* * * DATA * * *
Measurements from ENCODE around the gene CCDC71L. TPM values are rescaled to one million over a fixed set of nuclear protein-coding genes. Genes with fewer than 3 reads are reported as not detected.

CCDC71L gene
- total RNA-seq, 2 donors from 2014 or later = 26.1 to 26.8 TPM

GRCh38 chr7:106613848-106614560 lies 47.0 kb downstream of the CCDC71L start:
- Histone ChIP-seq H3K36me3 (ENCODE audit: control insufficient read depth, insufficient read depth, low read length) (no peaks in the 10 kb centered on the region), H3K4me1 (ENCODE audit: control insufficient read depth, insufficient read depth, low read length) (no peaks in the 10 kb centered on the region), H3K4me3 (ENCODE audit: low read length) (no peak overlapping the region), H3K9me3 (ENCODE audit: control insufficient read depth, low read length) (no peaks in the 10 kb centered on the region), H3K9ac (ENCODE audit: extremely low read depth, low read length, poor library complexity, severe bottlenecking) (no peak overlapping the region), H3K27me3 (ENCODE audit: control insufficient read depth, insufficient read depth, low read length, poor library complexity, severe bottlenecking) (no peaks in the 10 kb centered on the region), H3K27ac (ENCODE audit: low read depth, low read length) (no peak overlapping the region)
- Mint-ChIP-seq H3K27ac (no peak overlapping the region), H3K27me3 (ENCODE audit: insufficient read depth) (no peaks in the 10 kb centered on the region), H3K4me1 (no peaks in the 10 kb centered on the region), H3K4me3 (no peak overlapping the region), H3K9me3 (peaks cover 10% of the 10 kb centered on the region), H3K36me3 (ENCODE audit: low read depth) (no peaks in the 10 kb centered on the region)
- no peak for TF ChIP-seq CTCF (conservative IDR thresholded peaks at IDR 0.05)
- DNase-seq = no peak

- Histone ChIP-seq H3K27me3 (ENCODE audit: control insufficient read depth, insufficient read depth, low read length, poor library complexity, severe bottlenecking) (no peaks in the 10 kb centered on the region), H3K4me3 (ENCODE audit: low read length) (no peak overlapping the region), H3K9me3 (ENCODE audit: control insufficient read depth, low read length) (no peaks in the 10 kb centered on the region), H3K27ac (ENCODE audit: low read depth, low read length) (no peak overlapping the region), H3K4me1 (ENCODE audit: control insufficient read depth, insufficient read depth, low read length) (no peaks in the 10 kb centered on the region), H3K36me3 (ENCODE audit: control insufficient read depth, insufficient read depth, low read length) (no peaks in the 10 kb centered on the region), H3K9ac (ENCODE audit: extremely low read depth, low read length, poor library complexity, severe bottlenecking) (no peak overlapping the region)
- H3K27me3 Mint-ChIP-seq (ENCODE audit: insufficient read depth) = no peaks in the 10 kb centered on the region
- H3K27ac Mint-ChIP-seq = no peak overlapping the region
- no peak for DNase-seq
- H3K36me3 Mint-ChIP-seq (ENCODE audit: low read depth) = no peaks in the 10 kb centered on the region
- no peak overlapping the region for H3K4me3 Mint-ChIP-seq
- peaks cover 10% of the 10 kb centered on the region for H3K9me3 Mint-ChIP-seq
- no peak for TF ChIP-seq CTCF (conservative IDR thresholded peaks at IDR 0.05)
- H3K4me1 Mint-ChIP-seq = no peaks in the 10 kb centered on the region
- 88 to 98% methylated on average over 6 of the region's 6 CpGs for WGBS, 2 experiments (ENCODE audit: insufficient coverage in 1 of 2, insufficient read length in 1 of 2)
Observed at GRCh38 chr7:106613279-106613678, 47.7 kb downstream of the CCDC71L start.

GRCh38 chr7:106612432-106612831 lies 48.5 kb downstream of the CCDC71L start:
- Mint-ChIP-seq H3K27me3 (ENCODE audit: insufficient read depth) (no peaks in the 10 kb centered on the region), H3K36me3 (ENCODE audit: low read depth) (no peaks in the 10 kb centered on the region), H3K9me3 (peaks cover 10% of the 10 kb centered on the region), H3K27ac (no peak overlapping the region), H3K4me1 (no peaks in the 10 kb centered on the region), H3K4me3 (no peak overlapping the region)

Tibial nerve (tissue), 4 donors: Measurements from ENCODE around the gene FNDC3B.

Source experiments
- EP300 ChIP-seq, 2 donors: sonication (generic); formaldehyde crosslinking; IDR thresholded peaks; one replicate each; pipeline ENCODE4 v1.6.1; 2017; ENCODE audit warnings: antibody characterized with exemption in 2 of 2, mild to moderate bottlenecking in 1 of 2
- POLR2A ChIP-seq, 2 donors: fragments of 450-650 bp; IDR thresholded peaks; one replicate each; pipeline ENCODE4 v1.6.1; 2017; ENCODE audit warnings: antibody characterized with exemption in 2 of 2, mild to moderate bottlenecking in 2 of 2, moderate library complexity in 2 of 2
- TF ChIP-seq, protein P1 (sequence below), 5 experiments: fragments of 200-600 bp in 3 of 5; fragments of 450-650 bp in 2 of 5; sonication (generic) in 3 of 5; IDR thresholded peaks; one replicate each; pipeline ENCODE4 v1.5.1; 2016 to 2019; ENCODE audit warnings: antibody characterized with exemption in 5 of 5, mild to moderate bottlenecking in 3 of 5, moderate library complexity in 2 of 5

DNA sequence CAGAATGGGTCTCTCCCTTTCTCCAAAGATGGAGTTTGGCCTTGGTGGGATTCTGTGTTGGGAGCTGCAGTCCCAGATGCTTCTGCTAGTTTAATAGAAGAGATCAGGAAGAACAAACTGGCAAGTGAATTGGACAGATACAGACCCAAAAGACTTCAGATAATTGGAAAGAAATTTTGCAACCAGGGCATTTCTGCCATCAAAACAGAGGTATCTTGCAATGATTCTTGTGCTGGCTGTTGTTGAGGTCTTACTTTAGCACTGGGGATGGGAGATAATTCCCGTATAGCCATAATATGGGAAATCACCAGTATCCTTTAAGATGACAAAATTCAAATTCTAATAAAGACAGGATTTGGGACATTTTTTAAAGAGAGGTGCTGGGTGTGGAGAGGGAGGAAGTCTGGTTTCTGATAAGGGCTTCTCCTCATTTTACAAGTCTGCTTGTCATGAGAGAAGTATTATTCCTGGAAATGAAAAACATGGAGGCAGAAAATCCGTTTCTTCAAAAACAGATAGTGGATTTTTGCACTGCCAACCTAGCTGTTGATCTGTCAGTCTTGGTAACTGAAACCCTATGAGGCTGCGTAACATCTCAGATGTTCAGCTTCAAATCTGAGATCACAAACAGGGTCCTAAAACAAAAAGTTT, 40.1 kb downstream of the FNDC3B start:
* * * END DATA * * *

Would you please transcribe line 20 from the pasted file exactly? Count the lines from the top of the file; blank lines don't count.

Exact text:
GRCh38 chr7:106612432-106612831 lies 48.5 kb downstream of the CCDC71L start: